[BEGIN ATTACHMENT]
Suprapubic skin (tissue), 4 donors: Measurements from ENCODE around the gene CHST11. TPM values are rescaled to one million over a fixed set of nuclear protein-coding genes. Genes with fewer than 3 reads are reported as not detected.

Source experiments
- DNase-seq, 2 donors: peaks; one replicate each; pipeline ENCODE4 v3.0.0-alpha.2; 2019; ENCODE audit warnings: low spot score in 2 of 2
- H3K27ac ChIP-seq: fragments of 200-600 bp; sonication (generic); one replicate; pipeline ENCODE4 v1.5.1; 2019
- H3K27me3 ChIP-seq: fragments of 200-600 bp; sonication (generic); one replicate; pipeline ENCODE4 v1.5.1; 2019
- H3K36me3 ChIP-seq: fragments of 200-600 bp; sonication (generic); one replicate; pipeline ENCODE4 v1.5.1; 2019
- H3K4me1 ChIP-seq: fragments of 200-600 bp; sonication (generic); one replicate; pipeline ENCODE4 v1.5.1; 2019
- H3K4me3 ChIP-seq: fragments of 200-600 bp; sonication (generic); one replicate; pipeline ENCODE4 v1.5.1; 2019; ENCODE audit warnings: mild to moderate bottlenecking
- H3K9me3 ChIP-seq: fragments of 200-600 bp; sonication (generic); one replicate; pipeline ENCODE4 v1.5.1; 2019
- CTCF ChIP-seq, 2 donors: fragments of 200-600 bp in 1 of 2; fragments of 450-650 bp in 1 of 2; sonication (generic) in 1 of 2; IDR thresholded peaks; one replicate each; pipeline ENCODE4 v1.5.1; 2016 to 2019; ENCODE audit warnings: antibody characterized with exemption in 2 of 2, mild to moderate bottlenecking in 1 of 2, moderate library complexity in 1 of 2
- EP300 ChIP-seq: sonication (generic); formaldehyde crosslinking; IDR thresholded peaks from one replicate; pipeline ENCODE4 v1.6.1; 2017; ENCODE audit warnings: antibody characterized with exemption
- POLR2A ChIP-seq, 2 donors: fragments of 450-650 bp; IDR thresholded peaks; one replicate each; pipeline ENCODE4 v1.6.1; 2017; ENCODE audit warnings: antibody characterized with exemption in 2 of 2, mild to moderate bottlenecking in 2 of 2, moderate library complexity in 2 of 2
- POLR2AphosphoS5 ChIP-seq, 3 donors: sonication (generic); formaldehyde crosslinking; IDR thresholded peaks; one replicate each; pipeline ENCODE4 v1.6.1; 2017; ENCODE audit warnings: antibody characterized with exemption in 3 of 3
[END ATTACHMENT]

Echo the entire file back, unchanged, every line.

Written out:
Suprapubic skin (tissue), 4 donors: Measurements from ENCODE around the gene CHST11. TPM values are rescaled to one million over a fixed set of nuclear protein-coding genes. Genes with fewer than 3 reads are reported as not detected.

Source experiments
- DNase-seq, 2 donors: peaks; one replicate each; pipeline ENCODE4 v3.0.0-alpha.2; 2019; ENCODE audit warnings: low spot score in 2 of 2
- H3K27ac ChIP-seq: fragments of 200-600 bp; sonication (generic); one replicate; pipeline ENCODE4 v1.5.1; 2019
- H3K27me3 ChIP-seq: fragments of 200-600 bp; sonication (generic); one replicate; pipeline ENCODE4 v1.5.1; 2019
- H3K36me3 ChIP-seq: fragments of 200-600 bp; sonication (generic); one replicate; pipeline ENCODE4 v1.5.1; 2019
- H3K4me1 ChIP-seq: fragments of 200-600 bp; sonication (generic); one replicate; pipeline ENCODE4 v1.5.1; 2019
- H3K4me3 ChIP-seq: fragments of 200-600 bp; sonication (generic); one replicate; pipeline ENCODE4 v1.5.1; 2019; ENCODE audit warnings: mild to moderate bottlenecking
- H3K9me3 ChIP-seq: fragments of 200-600 bp; sonication (generic); one replicate; pipeline ENCODE4 v1.5.1; 2019
- CTCF ChIP-seq, 2 donors: fragments of 200-600 bp in 1 of 2; fragments of 450-650 bp in 1 of 2; sonication (generic) in 1 of 2; IDR thresholded peaks; one replicate each; pipeline ENCODE4 v1.5.1; 2016 to 2019; ENCODE audit warnings: antibody characterized with exemption in 2 of 2, mild to moderate bottlenecking in 1 of 2, moderate library complexity in 1 of 2
- EP300 ChIP-seq: sonication (generic); formaldehyde crosslinking; IDR thresholded peaks from one replicate; pipeline ENCODE4 v1.6.1; 2017; ENCODE audit warnings: antibody characterized with exemption
- POLR2A ChIP-seq, 2 donors: fragments of 450-650 bp; IDR thresholded peaks; one replicate each; pipeline ENCODE4 v1.6.1; 2017; ENCODE audit warnings: antibody characterized with exemption in 2 of 2, mild to moderate bottlenecking in 2 of 2, moderate library complexity in 2 of 2
- POLR2AphosphoS5 ChIP-seq, 3 donors: sonication (generic); formaldehyde crosslinking; IDR thresholded peaks; one replicate each; pipeline ENCODE4 v1.6.1; 2017; ENCODE audit warnings: antibody characterized with exemption in 3 of 3